Health & Medicine

Germans struggle to understand American resistance to healthcare reform

This story is a part of

Human Needs

This story is a part of

Human Needs

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Cynthia Barcomi is an American-born businesswoman who's lived in Germany for decades. She's proud of Germany's national healthcare system. (Photo from cynthiabarcomi.com.)

Berlin, Germany’s biggest city, is a lot like many U.S. cities its size: There’s some violent crime, and there’s lots of traffic.

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But what Berlin doesn’t have, unlike a comparable American city, is a lot of people who are uninsured.

Work in a small bakery? You’ve got insurance. Ring up groceries at a supermarket? You’ve got insurance. Take care of kids at a daycare? Same deal.

“For me the question of health insurance is a humane question,” said health policy expert and conservative politician Wolfgang Zöller. “I would like for people — independent of their age, income or previous condition to have the possibility to be helped when they are sick.”

Zöller, a member of the Christian Social Union party, is hardly a flaming liberal. Neither was Otto von Bismarck, the German ruler who started the plan in the 19th century.

And neither is the country’s health minister, Daniel Bahr, a staunch supporter of the national health plan. He’s a member of the pro-business Free Democratic Party.

In fact, most Germans don’t understand why a public health insurance plan has become such a political hot potato in the United States.

And few here comprehend why Americans toss around words like “communism” and “socialism” when discussing national healthcare.

“Not every S means socialism,” said Ann Marini, a spokeswoman for the National Health Insurers Association. “In Germany the S doesn’t mean a socialist principle but one of solidarity.”

What Americans refer to as a government plan is not a government plan at all in Germany. Those on a so-called national plan have 145 non-profit insurance companies to choose from and the government has no say in how the companies are run. A board composed of employees and employers runs the show.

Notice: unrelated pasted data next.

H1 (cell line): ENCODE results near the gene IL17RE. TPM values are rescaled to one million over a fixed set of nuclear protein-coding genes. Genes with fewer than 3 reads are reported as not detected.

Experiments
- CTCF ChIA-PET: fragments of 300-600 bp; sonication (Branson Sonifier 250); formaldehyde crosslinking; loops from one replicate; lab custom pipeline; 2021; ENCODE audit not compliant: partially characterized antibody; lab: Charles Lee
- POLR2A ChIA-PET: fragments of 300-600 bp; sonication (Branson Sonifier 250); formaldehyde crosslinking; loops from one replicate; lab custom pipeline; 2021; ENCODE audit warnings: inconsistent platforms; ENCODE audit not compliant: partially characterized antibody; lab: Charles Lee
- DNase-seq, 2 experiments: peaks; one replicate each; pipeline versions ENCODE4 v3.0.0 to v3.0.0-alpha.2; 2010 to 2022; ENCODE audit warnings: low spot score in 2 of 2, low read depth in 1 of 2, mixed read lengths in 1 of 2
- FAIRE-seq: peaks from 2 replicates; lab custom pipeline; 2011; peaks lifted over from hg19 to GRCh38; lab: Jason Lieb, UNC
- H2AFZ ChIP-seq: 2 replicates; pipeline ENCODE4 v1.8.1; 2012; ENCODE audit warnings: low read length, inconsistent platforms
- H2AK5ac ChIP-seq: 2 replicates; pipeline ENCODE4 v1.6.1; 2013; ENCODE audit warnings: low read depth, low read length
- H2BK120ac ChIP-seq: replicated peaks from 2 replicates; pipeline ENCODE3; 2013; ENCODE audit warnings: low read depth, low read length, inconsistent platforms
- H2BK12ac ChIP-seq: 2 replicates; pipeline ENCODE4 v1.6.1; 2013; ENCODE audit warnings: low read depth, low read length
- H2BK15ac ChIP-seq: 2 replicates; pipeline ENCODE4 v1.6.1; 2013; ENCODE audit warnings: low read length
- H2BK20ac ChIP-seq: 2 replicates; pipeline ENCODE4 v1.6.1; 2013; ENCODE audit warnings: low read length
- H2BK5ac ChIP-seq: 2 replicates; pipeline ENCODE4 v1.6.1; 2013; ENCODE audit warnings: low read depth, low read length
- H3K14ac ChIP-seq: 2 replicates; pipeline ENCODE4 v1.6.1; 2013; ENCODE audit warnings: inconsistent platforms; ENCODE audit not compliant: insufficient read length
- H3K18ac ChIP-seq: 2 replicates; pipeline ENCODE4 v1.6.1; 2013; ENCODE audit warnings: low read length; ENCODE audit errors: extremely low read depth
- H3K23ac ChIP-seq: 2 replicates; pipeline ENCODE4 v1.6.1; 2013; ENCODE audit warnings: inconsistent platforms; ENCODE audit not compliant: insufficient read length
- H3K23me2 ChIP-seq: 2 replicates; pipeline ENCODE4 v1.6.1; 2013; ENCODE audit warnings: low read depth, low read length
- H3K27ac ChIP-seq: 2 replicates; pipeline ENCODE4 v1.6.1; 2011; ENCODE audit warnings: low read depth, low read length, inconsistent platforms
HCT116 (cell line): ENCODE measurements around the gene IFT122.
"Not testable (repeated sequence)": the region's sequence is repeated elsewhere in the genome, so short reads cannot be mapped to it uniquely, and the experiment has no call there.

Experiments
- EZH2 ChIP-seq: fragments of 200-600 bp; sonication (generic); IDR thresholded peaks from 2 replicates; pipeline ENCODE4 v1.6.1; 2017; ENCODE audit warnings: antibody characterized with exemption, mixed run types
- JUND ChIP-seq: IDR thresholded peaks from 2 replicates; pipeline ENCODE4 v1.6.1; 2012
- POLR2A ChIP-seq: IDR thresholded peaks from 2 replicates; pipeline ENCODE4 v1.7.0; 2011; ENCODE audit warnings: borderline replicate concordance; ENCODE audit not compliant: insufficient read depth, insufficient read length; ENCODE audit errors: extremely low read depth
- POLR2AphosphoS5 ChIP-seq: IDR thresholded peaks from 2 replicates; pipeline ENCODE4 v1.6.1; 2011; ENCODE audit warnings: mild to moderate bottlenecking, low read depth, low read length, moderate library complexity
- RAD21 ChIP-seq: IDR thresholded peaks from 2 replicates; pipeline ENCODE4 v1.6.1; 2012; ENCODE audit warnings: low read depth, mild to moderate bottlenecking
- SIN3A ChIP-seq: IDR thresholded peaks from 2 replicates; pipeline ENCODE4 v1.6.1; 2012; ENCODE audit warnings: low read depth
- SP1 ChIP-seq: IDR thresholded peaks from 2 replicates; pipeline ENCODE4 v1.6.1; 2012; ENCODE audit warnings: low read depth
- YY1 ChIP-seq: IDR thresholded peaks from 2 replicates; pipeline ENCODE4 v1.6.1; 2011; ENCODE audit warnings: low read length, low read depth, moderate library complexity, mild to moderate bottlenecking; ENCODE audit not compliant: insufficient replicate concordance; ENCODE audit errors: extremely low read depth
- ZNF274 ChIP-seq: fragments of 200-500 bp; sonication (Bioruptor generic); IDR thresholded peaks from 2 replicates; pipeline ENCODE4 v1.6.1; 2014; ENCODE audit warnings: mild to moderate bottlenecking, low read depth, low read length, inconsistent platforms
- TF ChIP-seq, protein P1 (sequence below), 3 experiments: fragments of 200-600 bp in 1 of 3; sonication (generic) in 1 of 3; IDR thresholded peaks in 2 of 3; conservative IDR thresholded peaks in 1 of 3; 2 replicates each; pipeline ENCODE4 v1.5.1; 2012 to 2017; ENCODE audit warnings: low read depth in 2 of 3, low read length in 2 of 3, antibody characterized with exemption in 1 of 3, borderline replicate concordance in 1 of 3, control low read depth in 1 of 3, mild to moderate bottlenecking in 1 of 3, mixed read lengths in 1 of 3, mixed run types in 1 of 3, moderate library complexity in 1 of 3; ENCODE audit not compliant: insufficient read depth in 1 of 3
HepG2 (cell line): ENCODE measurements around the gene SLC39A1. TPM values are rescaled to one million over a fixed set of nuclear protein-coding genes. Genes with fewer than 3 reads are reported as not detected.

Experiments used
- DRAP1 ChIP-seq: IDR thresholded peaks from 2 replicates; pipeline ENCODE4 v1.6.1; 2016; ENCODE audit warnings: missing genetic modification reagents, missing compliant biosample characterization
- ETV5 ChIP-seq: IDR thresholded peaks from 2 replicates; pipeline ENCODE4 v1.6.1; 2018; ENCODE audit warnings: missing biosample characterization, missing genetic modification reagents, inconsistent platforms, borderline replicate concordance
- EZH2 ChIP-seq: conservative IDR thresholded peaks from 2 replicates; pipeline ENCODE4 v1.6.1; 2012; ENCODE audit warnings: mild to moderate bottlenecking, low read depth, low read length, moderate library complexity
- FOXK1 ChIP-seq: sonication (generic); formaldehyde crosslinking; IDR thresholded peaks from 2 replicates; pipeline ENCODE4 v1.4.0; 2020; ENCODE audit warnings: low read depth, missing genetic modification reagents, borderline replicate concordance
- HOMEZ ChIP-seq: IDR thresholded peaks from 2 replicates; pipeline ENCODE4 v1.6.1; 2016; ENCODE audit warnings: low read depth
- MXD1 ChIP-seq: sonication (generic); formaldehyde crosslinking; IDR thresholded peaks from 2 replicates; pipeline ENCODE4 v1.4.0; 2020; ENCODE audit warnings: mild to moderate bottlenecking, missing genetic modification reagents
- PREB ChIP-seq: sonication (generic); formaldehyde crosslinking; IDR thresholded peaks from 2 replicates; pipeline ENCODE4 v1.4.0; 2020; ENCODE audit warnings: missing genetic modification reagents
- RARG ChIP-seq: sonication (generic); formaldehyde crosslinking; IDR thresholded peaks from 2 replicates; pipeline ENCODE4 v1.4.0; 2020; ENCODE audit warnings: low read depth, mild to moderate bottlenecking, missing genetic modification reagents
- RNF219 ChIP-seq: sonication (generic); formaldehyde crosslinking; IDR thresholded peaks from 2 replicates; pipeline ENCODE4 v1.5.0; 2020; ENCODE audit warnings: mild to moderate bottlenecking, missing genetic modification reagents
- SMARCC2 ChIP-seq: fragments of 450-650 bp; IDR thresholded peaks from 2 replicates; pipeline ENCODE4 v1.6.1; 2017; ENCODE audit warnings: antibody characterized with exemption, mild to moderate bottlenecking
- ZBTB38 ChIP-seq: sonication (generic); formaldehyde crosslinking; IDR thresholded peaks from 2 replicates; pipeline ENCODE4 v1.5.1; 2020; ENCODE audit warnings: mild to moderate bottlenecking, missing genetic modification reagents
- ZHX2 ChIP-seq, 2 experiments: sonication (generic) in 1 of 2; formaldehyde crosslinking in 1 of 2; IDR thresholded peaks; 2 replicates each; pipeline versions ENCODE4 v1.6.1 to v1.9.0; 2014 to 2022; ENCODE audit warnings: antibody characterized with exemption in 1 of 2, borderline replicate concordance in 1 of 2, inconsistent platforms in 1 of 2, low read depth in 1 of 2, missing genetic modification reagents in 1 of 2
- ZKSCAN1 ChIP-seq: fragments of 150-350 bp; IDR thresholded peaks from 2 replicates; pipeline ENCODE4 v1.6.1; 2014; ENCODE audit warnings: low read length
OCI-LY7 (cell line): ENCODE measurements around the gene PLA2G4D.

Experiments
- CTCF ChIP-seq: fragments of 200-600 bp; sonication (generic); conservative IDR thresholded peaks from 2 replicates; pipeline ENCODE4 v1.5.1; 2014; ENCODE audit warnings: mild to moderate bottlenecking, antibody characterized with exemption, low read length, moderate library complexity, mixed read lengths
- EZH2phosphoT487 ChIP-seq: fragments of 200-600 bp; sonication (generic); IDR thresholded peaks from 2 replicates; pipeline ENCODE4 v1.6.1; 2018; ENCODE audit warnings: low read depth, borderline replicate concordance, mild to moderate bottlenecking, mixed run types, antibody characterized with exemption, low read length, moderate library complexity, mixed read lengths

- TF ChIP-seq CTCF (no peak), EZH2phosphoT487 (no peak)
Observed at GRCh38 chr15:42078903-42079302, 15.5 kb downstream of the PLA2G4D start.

It’s another busy day at one of Cynthia Barcomi’s cafés. Barcomi is from Seattle, but she’s lived longer in Berlin than she’s lived in the U.S., having come here in the 1980s as a dancer. Barcomi is in her late 40s.

She has more than 40 employees between her two restaurants and though the national health care system costs her a lot, she wouldn’t have it any other way

“You just cannot have people falling through the grid because they don’t have health care because they are not healthy,” Barcomi said. “That’s the basis for everything, people’s health. Everybody pays a lot for sick people. You pay a lot less when you stay healthy than if you get sick. You cannot celebrate your own health when your neighbor is completely falling apart. And I don’t think people should lose sight of that.”

Barcomi and other business people view having health care as a competitive advantage because a healthy work force is a better work force and people are more productive if they’re not worried about getting sick and how to pay for an illness.

This idea of helping your neighbor is something that Marini embraces as well.

Marini said the United States comes across as a religious society — and she noted that loving your neighbor is a basic principle of many religions. She wondered why that concept hasn't worked its way into the discussion about health care.

Marini and others say they continue to follow the U.S. debate even though parts of it are difficult to understand. For now, though, German insurers are arguing with the government over what to do with the record 4 billion euro surplus that's been generated.